PCI Express May not be all it is cracked up to be, yet.

Discussion in 'Graphics Cards' started by Maveric169, Aug 16, 2004.

  1. Maveric169

    Maveric169 The Voices Talk to Me

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  2. Luna

    Luna OSNN Senior Addict Folding Team

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    Ok, maybe I am off on this, but the current games can't even fill up AGP 8x Bandwidth (maybe Doom 3 can, but I'm not sure), so why would you expect a FPS boost at this point in time anyway with those games?

    It's like stating the obvious.

    Feel free to correct me if I am wrong though.
     
  3. LeeJend

    LeeJend Moderator

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    The bottle neck is in the number of pixel pipelines on the cards and onboard memory. The bandwidth into the MB slot is not a factor in FPS.

    For more FPS in texture heavy games like Doom3 or ut2004 you need more or faster pipelines and plenty of onboard fast RAM.

    The current video cards are running about AGP 4X speed to the MB. Try it yourself. Set your agp to 4x on the vid card and in bios then run a benchmark. Repeat with both at 8x. Results will be close or the same.
     
  4. dreamliner77

    dreamliner77 The Analog Kid

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    Read that article in PCWorld last night. It was a waste of time.
     
  5. Maveric169

    Maveric169 The Voices Talk to Me

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    I am not sure why you felt it was a waste of time. Every article I have read thus far on PCI-X was that it was going to revolutionize the video interface, be 10X fast than AGP. etc, etc. When as it appears, that is not the reality.

    According to the tests PCWorld did (yea, not the best source agreed) it clearly showed that to go run out and upgrade your rig at a cost of $400+ to use PCI-X technology is not justified, and all the hype about PCI-X is just that, hype, for now.

    Throughput is throughput, no matter how you look at it. And after seeing the results of this test (granted it is the first) it is telling me that PCI-X is going to be just a new I/O platform, like the 939 socket will be for AMD processors.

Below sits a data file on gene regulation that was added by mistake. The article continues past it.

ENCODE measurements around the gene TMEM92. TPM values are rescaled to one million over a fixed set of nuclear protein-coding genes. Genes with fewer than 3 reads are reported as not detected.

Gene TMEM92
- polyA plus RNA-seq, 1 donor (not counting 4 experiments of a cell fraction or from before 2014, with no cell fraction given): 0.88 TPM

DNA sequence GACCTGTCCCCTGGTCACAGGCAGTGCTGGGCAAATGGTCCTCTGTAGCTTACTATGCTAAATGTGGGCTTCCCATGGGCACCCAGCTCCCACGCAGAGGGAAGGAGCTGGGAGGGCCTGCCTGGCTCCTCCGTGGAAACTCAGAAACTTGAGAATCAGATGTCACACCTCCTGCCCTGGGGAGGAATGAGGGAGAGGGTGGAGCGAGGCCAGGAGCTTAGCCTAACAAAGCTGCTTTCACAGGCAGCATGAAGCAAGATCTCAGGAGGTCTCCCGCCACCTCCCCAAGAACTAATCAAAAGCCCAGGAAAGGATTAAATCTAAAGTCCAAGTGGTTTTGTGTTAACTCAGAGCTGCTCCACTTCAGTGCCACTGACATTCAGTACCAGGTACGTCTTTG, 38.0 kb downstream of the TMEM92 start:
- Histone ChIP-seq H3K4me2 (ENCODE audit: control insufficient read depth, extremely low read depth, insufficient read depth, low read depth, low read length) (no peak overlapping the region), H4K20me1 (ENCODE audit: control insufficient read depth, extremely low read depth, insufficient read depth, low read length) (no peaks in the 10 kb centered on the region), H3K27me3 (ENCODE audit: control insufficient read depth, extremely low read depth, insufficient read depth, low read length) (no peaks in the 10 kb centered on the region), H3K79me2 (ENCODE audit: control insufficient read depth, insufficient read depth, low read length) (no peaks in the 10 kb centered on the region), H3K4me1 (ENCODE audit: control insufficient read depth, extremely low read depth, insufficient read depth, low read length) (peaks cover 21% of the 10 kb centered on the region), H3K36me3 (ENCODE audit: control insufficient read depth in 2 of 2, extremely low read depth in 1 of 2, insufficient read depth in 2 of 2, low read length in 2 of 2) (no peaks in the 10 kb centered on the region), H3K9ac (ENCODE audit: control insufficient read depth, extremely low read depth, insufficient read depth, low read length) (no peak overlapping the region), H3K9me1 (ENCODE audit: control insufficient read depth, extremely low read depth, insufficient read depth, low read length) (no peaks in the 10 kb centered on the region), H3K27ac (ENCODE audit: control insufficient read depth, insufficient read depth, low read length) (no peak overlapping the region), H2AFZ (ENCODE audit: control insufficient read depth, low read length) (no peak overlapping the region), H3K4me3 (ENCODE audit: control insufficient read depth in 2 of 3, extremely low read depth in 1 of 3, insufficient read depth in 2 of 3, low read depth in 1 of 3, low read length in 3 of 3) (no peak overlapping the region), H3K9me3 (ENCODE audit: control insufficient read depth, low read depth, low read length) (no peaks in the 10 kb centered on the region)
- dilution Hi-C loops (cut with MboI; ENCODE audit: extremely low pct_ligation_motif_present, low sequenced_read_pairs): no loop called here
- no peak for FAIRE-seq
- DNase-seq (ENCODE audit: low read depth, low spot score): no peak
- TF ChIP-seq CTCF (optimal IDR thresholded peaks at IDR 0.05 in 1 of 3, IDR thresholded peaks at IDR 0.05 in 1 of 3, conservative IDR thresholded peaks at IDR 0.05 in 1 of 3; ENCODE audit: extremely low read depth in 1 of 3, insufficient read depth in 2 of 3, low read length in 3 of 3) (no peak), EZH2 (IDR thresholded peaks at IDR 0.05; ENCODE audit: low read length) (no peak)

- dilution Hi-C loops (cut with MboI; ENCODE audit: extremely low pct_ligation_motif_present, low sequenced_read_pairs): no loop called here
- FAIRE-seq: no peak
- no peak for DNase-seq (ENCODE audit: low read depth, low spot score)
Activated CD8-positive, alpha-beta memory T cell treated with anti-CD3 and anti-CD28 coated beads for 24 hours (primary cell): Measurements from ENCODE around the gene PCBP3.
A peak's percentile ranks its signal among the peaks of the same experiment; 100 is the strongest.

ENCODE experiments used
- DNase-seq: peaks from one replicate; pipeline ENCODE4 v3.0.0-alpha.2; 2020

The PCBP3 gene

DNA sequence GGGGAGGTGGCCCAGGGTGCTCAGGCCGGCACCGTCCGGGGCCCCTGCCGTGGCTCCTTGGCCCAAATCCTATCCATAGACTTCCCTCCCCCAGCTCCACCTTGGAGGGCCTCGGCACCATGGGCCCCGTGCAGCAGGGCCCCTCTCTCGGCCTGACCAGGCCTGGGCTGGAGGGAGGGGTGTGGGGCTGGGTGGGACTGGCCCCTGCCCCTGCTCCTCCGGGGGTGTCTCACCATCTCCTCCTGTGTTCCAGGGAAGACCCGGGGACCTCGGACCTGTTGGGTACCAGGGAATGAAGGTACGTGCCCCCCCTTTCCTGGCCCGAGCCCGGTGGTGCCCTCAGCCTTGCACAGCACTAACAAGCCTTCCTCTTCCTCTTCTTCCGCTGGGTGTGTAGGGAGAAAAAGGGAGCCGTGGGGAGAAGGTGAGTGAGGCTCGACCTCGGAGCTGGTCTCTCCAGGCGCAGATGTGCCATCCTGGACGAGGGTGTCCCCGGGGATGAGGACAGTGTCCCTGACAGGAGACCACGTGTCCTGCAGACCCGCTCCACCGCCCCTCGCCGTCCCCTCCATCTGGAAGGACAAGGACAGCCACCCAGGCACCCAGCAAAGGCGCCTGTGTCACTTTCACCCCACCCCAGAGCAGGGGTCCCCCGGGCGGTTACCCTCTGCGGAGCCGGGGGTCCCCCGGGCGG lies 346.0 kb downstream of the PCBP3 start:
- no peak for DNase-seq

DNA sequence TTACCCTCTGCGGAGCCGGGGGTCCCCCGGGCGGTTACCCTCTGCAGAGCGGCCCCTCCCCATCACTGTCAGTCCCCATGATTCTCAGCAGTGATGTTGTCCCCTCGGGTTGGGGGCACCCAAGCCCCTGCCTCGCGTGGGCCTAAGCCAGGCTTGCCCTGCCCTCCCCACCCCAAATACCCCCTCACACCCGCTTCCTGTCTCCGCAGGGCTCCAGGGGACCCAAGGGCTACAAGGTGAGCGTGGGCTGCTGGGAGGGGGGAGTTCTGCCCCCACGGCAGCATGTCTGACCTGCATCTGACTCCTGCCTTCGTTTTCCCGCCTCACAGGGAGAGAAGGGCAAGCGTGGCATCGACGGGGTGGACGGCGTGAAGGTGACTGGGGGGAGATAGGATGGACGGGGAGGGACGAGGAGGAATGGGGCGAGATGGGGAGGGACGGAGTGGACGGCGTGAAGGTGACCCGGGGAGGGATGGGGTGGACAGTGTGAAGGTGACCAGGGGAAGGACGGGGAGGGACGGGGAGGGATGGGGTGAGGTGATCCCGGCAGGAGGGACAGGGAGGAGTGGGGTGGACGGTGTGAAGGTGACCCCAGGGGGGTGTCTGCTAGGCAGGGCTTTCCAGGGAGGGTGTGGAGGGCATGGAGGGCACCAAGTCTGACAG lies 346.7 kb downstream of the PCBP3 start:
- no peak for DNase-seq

Now this, IMO, could just show that current technology in mobo and chipset develpoment hasn't achieved a level to fully use the optimizations available with PCI-X. I mean 1-2fps on the most demading game on the market, Doom3, tells me AGP is not the problem.
     
  6. dreamliner77

    dreamliner77 The Analog Kid

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    PCI Express will be faster, when it is actually implented correctly. The cards are basically just AGP technology with a new buss.

    You must've thought that ISA was good enough when PCI hit the scene :)
     
  7. Maveric169

    Maveric169 The Voices Talk to Me

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    There was a major improvment right from the start when PCI hit the scene, if you recall, over ISA.
    Using PCI, a computer can support both new PCI cards while continuing to support ISA expansion cards. PCI is designed to be synchronized with the clock speed of the microprocessor. PCI transmits 32 bits at a time in a 124-pin connection and 64 bits in a 188-pin connection in an expanded implementation. PCI uses all active paths to transmit both address and data signals, sending the address on one clock cycle and data on the next.

    While ISA allows 16 bits at a time to flow between the motherboard circuitry and an expansion slot card and its associated device(s).

    The greatest showing of these marked improvments was in modems and sound cards. With PCI you now can have full 32 bit and full 64bit sound that was not previously available (due to ISA's 16bit architecture) at a quality level even worth having. While many souces attempted to simulate 32 bit sound by TDM of the 16bit sound source in never really worked very well.

    The tech upgrade from ISA to PCI yeilded instant results, yet with AGP to PCI-X the result so far, is showing minimal at best.

    Now it does come down to, Is the test just premature? Or is it that current Mobo technology just hasn't been developed enough to use the new technology? Or is there going to be an actual application in video graphics that can/will benifit from it?

    I guess what I am trying to get at is, Is there a need for PCI-X, or will there be a need for it? And what will it take to get PCI-X to the point where it really does make the difference over AGP?